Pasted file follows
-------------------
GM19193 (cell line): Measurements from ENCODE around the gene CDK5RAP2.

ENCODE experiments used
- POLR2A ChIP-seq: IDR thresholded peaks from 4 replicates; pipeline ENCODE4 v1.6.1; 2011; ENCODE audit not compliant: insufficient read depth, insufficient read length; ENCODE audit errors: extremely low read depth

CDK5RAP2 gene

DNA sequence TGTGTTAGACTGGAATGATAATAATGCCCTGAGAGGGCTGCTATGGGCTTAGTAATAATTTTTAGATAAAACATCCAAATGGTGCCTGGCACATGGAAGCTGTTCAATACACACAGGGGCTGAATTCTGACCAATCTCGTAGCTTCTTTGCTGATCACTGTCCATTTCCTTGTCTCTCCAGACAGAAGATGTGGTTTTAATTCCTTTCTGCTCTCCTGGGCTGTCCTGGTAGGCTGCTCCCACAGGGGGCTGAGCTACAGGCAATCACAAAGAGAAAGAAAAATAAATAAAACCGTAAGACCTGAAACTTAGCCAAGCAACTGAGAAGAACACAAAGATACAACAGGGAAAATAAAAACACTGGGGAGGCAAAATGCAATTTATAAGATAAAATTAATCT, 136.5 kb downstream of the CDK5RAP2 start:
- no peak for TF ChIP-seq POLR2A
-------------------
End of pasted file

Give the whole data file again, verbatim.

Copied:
GM19193 (cell line): Measurements from ENCODE around the gene CDK5RAP2.

ENCODE experiments used
- POLR2A ChIP-seq: IDR thresholded peaks from 4 replicates; pipeline ENCODE4 v1.6.1; 2011; ENCODE audit not compliant: insufficient read depth, insufficient read length; ENCODE audit errors: extremely low read depth

CDK5RAP2 gene

DNA sequence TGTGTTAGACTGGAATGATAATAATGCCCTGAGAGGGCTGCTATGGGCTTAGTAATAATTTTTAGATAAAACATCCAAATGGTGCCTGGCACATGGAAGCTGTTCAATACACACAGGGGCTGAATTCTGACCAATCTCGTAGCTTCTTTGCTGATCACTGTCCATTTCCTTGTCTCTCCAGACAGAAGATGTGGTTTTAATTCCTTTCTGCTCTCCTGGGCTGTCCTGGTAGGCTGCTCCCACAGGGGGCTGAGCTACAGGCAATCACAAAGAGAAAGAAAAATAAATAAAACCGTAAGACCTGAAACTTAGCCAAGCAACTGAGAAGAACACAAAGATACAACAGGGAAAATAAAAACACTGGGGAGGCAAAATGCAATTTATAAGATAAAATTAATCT, 136.5 kb downstream of the CDK5RAP2 start:
- no peak for TF ChIP-seq POLR2A